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David Lee King

Social Capital in Action



Consider the social capital of networksAwhile back, Joyce Valenza, an assistant professor at Rutgers University (she blogs here and tweets here), asked me and a bunch of others to contribute content on the importance for a librarian to develop “social capital.” Joyce defined “social capital” this way:

How, through your blogs, reviews, tweets, webinars, have you developed friendships with authors and experts and other librarians that you’ve been able to leverage in less-than intangible ways? How has sharing a lot changed your position in your community, or, perhaps, led to speaking gigs and requests to publish? How do you digitally mentor and in what ways do you experience a return on those kind investments? How do you serve as a network bridge? How do you build and nurture ties weak and strong? How has the digital building of social capital benefited you either personally and professionally? (from Joyce’s email to me).

Here’s how Wikipedia defines Social Capital:

… social capital is the expected collective or economic benefits derived from the preferential treatment and cooperation between individuals and groups. Although different social sciences emphasize different aspects of social capital, they tend to share the core idea “that social networks have value”.

Interesting concept, huh?

Here’s what I sent back to Joyce as my response:

Check out this video of mine on Youtube – https://www.youtube.com/watch?v=Wj0B2RzuyZE – it’s not actually the video that’s important, but the comments. One in particular that happened recently. Melissa Saubers left a comment, inviting me (and my coworking/makerspace group in Topeka) to a conference in the Kansas City area (a cool-sounding co-working conference. Wish I could go!). She’s a coworking space owner in the KC area.

There are a couple of important social capital concepts here:

  • The invite, and that particular conference, is potentially really valuable to Topeka. We are creating a combined coworking/makerspace organization, and the library is playing a part in the developmental stages (along with 4-5 other non-profits/colleges in the area).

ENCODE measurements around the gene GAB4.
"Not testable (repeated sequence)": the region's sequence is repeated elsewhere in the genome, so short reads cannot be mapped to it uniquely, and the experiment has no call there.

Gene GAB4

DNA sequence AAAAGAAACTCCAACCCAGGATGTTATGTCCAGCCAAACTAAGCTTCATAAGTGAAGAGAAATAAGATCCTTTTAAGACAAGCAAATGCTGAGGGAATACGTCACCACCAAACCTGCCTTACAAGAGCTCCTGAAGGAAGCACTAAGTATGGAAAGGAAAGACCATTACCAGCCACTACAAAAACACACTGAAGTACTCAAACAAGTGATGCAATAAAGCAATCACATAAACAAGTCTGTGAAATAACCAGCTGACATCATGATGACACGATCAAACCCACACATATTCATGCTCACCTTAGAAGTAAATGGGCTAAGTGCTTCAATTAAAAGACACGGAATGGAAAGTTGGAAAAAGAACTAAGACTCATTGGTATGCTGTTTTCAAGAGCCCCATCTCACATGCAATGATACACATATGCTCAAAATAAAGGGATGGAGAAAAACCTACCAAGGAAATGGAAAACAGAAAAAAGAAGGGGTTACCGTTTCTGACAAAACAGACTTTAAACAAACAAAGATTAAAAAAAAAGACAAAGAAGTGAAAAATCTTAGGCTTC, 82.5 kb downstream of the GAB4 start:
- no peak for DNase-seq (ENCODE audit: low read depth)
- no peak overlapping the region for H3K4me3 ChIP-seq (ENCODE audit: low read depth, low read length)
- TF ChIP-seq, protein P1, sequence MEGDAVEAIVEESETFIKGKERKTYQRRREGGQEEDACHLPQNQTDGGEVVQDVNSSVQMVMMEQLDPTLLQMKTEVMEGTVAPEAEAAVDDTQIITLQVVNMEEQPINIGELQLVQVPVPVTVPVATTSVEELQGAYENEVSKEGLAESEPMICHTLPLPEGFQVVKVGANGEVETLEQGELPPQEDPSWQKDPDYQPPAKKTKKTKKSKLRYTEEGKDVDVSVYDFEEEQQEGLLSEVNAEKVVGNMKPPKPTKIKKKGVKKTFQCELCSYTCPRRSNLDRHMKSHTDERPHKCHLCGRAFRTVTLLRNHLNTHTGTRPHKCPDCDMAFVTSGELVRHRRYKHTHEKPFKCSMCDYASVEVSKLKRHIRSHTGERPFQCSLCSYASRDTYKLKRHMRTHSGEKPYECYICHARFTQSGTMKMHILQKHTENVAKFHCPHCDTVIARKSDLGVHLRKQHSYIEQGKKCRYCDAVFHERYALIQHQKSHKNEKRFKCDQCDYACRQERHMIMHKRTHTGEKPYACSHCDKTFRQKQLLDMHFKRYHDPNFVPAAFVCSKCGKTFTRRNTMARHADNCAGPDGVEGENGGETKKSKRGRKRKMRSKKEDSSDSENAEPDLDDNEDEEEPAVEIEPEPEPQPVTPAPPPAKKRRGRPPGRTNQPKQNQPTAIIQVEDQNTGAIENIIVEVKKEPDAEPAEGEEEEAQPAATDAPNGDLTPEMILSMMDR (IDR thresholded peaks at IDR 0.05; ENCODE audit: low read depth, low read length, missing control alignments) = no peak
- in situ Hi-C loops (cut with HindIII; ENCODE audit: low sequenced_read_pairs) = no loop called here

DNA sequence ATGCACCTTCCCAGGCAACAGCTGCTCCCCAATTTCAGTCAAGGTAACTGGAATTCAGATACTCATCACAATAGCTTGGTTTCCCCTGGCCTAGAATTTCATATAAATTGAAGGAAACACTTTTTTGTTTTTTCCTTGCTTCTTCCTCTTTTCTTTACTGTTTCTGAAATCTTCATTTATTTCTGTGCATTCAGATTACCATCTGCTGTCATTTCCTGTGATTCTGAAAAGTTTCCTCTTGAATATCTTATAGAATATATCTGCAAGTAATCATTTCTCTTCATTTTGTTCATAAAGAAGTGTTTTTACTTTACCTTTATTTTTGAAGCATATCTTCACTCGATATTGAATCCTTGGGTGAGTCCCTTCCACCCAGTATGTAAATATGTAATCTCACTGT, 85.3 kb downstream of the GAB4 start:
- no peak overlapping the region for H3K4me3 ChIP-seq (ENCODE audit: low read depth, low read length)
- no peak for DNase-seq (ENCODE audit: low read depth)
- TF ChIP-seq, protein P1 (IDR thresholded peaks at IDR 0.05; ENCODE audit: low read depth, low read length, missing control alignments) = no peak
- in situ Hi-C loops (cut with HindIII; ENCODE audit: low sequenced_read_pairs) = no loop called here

• I’ve never met Melissa. I’d guess she ran across my video on KC-area makerspaces, is possibly helping to organize the KC event, and sent the invite via a comment because she thought it might be helpful to us.
  • The invite would have never happened if I didn’t already have social capital. I’m online, I’m already creating a variety of content and participating in professional-focused conversations. Because of that, and because I made a video with “social wings,” I received valuable info that can help my whole community.

My point? You can’t ignore social media. You can’t “have an account” but not use it much, or just be your “weekend self” and expect to make business connections. But if you actively participate on a variety of social media channels, and include at least a mix of business and personal, then … you just might be able to help your career, your library, and possibly even your community.

Image by Howard Lake

Comments on this entry are closed.

  • Michelle Kane

    This is so true. To have social capital (I like that term!), you’ve got to engage both for the good of your professional life and also of that of your community. And really, it’s fun too.

  • Julia

    Do you have suggestions for when your non-professional self is an activist or engages in controversial work? My whole self includes things which I’m sure some find unprofessional

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